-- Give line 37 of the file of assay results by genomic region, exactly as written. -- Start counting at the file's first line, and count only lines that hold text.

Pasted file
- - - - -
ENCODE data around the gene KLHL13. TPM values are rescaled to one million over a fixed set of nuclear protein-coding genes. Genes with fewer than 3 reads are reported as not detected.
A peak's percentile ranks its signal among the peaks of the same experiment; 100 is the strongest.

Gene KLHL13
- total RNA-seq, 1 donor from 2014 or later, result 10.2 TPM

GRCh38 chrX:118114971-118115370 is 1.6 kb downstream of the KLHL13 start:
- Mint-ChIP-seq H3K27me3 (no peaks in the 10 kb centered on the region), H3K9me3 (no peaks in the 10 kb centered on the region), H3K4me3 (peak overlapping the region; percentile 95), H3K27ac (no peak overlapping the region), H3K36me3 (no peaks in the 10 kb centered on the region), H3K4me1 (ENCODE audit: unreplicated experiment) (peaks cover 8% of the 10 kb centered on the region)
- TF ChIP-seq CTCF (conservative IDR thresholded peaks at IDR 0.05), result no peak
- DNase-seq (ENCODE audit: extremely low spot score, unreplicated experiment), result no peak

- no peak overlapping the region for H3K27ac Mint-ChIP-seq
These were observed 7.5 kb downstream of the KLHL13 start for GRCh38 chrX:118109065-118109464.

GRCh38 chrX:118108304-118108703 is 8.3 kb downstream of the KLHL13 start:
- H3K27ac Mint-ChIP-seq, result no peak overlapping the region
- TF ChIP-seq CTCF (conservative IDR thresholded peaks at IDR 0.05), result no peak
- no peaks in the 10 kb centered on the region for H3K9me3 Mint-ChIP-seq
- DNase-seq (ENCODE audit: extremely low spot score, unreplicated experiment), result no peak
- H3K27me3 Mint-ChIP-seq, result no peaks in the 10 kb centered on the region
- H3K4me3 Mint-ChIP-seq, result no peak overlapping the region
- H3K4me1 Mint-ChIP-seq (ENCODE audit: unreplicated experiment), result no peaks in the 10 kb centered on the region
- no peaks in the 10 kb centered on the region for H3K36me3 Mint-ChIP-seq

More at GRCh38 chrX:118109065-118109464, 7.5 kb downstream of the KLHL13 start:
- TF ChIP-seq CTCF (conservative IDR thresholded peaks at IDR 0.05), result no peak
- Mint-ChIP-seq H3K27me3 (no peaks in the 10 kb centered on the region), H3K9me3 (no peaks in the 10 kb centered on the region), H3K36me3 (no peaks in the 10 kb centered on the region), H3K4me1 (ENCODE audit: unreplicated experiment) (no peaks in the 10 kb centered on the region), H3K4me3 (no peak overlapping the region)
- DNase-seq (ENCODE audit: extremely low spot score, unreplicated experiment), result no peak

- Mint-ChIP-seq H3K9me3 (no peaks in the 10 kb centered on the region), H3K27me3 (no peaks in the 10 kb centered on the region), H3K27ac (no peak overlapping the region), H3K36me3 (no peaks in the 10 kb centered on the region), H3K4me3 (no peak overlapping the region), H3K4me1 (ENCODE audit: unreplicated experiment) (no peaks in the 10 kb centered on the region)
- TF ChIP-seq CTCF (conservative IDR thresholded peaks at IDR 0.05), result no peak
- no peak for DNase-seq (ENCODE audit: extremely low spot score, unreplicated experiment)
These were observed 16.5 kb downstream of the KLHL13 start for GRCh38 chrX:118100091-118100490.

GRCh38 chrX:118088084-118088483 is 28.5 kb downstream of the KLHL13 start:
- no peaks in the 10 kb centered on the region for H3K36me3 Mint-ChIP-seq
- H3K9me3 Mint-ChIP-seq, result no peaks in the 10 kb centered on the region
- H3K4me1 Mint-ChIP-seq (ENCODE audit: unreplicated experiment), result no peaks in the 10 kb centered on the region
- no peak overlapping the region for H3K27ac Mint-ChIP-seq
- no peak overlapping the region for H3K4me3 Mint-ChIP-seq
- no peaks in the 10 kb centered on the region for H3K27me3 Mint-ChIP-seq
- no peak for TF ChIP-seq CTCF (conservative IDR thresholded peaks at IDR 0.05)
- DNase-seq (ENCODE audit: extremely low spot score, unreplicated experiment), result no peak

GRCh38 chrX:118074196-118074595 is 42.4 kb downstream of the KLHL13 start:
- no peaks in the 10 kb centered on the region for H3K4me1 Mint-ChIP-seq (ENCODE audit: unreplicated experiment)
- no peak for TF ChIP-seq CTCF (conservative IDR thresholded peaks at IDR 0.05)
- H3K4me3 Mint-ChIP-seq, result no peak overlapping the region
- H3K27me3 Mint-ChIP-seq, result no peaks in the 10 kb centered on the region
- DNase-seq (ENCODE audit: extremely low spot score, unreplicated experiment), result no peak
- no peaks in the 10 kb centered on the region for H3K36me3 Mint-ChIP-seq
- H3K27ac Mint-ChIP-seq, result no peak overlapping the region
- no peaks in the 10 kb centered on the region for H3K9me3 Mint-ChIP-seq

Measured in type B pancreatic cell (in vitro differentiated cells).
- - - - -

GRCh38 chrX:118074196-118074595 is 42.4 kb downstream of the KLHL13 start: